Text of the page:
school students for identification bullying. Re- search was planned as sectional descriptive study. All class 1 and class 2 high school stu- dents from Bursa provincial center were in- cluded in the study. The questionnaire form was created by the experts after literature sur- vey. The questionnaire form prepared consist- ed of 2 sections. The first section encompassed 7 items concerning sociodemographic charac- teristics of the family, and the second section

had 37 items related to the determination of violence among peers. The questionnaire was administered to students in collaboration with school counselors. In guidance of school coun- selors, after a brief nondirective description, questionnaire was administered to students wishing to participate as volunteers in the study. Total 6127 students agreed to participate in the study. The questionnaire was performed in resting hours under the supervision of school counselors in classrooms by students them- selves. For statistical analysis, SPSS forWindows

13.0 was used. Variables have been presented

on the basis of average and standard deviation and frequency (%). Pearson chi-square TEST, Student’s t-test, Spearman’s correlation analy- sis, univariate and multivariate logistic regres- sion analyses were used. P-value < 0.05 was considered significant for all tests.

RESULTS

1. Sociodemographic Characteristics

Sociodemographic characteristics, and data

related to the students participating in the questionnaire survey were presented in Table

1.

A total of 6127 participants consisted of 2879 (47%) female, and 3248 (53%) male stu-

dents. Mean ages of the participants (15.68 ±

0.72 years; range: 14-17 years), female (15.65

± 0.76 years), and male students (15.71 ±

0.69 years) were also determined. Among par-

ticipants, mothers of 24 (0.4 %), fathers of 168 (2.8%), and both parents of 5 (0.1%) students were deceased. Parents of 167 (2.8%) students were living apart. Students’ mothers (n = 2908,

47.6%) and fathers’ education (n = 2046, 33.6%) was primary school in the most of the cases and there was correlation between moth-

BULLYING AMONG STUDENTS

Variables (N=6127)

 

n (%)

Sex

 

Female

2879

(47)

Male

3248

(53)

Age (mean ± SD)

15.68±0.72

Parental unity (N=6072) Deceased mother Deceased father Deceased parents Separated parents Cohabitation

24

(0.4)

168

(2.8)

5

(0.1)

167

(2.8)

5708

(94)

Education of the mother (N=6103) Illiterate Dropped out of primary school Primary school graduate Secondary school graduate Lycée graduate University graduate

378

(6.2)

678

(11.1)

2908

(47.6)

853

(14)

922

(15.1)

364 (6)

Education of the father (N=6094) Illiterate Dropped out of primary school Primary school graduate Secondary school graduate Lycée graduate University graduate

54

(0.9)

423

(6.9)

2046

(33.6)

1165

(19.1)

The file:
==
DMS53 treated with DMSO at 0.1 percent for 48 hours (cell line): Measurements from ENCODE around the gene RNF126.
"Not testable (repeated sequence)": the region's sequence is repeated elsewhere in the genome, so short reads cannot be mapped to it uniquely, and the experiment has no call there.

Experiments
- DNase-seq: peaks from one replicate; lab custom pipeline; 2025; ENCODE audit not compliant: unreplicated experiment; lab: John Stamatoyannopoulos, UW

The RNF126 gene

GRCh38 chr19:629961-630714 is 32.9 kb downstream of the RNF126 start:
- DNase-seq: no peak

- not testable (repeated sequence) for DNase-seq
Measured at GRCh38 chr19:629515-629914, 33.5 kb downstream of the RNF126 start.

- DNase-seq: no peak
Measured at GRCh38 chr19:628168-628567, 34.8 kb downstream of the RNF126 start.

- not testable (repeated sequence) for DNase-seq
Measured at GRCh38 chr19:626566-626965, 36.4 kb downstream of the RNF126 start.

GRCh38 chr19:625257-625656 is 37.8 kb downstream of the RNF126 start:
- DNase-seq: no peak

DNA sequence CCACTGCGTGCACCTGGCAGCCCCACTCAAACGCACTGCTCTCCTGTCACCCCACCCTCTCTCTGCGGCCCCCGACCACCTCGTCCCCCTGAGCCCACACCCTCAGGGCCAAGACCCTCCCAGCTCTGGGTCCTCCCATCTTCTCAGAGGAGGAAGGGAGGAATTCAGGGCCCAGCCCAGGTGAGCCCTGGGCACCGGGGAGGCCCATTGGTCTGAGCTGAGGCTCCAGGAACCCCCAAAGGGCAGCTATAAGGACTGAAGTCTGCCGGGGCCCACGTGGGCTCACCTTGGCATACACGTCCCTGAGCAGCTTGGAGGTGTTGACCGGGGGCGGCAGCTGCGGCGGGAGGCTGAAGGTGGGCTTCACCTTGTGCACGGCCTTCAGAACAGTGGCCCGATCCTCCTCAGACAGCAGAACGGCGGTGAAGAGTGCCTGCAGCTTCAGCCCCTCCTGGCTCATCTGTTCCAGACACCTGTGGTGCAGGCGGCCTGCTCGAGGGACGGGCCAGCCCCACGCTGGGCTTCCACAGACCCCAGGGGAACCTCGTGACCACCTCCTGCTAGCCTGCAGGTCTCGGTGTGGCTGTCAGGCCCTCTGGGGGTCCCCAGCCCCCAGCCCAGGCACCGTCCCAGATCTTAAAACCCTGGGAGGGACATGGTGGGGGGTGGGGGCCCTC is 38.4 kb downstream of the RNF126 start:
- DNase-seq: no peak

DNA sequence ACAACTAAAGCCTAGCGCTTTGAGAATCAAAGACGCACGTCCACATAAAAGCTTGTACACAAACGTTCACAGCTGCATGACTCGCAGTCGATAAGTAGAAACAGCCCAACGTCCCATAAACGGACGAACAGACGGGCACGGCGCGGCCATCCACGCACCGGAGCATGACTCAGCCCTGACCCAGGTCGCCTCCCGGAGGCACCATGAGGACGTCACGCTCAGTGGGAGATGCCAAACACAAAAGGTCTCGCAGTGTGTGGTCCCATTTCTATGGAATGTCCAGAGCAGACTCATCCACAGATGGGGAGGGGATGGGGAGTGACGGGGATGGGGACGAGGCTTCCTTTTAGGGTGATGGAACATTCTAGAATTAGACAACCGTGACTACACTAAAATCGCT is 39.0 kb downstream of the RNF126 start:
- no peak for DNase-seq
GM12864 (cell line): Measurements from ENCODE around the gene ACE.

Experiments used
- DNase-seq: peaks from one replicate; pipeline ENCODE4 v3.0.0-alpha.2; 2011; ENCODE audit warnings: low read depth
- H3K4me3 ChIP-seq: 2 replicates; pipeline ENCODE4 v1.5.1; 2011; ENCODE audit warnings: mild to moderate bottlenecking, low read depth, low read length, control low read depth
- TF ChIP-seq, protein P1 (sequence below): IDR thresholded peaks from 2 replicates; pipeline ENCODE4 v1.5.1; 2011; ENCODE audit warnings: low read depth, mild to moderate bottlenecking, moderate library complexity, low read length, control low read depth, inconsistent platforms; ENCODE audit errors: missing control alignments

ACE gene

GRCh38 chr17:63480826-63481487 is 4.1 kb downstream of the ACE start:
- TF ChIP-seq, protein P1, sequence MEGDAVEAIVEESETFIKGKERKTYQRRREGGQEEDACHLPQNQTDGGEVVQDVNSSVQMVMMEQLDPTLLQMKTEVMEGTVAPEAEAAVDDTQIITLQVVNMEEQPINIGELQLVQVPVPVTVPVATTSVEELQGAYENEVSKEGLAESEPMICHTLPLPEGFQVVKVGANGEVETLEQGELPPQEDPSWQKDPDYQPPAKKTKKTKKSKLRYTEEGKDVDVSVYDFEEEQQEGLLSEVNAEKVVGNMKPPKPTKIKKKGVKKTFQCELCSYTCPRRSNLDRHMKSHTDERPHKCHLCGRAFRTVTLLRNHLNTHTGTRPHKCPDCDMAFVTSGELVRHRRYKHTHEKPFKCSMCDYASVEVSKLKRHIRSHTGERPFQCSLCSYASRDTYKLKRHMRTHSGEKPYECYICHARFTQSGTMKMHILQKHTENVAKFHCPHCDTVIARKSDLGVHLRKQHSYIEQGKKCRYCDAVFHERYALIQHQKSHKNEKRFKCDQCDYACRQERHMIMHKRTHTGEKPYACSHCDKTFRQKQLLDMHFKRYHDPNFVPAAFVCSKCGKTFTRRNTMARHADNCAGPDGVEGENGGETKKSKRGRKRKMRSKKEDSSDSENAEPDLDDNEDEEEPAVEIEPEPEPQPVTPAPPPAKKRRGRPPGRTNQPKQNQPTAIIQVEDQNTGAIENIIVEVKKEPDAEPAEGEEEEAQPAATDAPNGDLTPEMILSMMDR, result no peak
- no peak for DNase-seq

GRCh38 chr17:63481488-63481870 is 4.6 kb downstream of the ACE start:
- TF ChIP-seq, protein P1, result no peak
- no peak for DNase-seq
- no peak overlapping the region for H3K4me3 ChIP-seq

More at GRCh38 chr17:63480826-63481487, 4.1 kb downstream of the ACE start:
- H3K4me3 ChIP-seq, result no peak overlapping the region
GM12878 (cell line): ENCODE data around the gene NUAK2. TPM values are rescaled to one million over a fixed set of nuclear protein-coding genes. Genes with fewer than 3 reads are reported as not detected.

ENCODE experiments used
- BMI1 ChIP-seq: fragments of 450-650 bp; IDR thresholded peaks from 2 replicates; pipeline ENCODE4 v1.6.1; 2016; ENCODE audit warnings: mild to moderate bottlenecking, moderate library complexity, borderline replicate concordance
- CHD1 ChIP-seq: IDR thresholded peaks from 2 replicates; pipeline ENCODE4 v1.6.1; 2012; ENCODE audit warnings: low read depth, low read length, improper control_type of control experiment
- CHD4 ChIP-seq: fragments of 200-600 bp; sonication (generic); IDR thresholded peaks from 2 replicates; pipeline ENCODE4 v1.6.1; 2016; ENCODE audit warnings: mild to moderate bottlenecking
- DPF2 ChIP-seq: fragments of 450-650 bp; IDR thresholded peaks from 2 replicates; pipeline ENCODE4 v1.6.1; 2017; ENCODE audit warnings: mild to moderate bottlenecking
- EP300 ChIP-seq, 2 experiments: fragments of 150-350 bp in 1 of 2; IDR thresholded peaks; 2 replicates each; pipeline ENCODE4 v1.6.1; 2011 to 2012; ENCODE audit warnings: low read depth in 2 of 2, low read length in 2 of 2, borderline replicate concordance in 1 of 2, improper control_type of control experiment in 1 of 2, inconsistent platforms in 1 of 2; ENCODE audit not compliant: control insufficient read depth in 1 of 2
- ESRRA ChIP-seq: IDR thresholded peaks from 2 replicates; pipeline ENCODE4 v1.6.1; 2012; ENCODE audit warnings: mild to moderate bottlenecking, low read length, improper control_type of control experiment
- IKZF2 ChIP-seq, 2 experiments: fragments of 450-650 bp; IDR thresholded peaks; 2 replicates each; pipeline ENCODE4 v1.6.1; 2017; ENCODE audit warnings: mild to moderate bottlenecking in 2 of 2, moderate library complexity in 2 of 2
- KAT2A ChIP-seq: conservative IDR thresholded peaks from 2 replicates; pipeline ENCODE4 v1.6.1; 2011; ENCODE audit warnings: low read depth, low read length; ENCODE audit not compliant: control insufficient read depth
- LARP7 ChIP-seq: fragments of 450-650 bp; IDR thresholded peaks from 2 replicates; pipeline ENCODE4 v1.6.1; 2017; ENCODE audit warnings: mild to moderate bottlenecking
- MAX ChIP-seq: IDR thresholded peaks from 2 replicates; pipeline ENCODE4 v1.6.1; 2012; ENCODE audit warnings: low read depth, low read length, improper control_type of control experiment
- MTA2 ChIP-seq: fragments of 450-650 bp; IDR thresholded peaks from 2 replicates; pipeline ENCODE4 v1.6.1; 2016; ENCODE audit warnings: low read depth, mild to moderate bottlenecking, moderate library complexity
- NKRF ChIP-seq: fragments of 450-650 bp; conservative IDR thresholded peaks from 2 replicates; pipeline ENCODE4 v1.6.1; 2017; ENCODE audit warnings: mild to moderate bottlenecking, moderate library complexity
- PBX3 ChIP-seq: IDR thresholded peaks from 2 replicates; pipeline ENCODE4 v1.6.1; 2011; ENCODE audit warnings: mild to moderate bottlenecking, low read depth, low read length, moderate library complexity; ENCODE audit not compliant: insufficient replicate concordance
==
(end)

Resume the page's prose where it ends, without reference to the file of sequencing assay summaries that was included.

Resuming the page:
1470

(24.1)

936

(15.4)

Mother’s occupational groups Scientific and technical staff, independent business owners and other related professions Entrepreneurs, directors and upper level managers Administrative and similar staff Tradesperson and salesperson Service sector employees Employees in Agriculture/Farming/Forestry/Fishery/ Hunting sectors Non-agricultural employees and vehicle operators Housewives Retired

371

(6.1)

56

(0.9)

21

(0.3)

10

(0.2)

84

(1.4)

8

(0.1)

588

(9.6)

4972

(81.1)

17

(0.3)

Father’s occupational groups Scientific and technical staff, independent business owners and other related professions Entrepreneurs, directors and upper level managers Administrative and similar staff Tradesperson and salesperson Service sector employees Employees in Agriculture/Farming/Forestry/Fishery/ Hunting sectors Non-agricultural employees and vehicle operators Unemployed Retired

1786

(29.1)

464

(7.6)

61 (1)

165

(2.7)

224

(3.7)

155

(2.5)

2057

(33.6)

1040

(17)

175

(2.9)

TABLE 1. Sociodemographic characateristics of students participating in the questionnaire surveys.

ers and fathers’ educational levels. (Spearman’s correlation cefficient rho = 0.571, p < 0.001). Mothers of the majority of the students (81.1%; n = 4972) were housewives, and fathers of 17% (n = 1040) of the students were jobless. Mothers of 922 students (15%) were house- wives, while their fathers were jobless as re- ported by the students themselves.

2. Students involved in Violence as Aggressors and Victims

Majority (96.7%; n = 5926) of the students were involved in bullying behaviours as aggres- sors or victims. Most (95.8%; n = 5677) of the total of 5926 students involved in bullying be- haviours demonstrated physical aggressiveness (95.8%; n = 5677), emotional harassment

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BULLYING AMONG STUDENTS

(48.5%; n = 2875), and verbal assault (25.3%; n = 1499). While victims of these violent acts were subjected to physical (41.2 %; n = 2441), emotional (64.1%; n = 3801), and verbal abuse (47.3%; n = 2805) (Figure 1). The prob- ability of a male student being involved in vio- lence was 8.4 times more frequent relative to a female student (95% of Confidence Interval = 5.5-12.8). Students whose mothers were busi- nesswomen participated in violent acts 1.6-fold more frequently than children of housewives (95% of Confidence Interval = 1.05-2.43).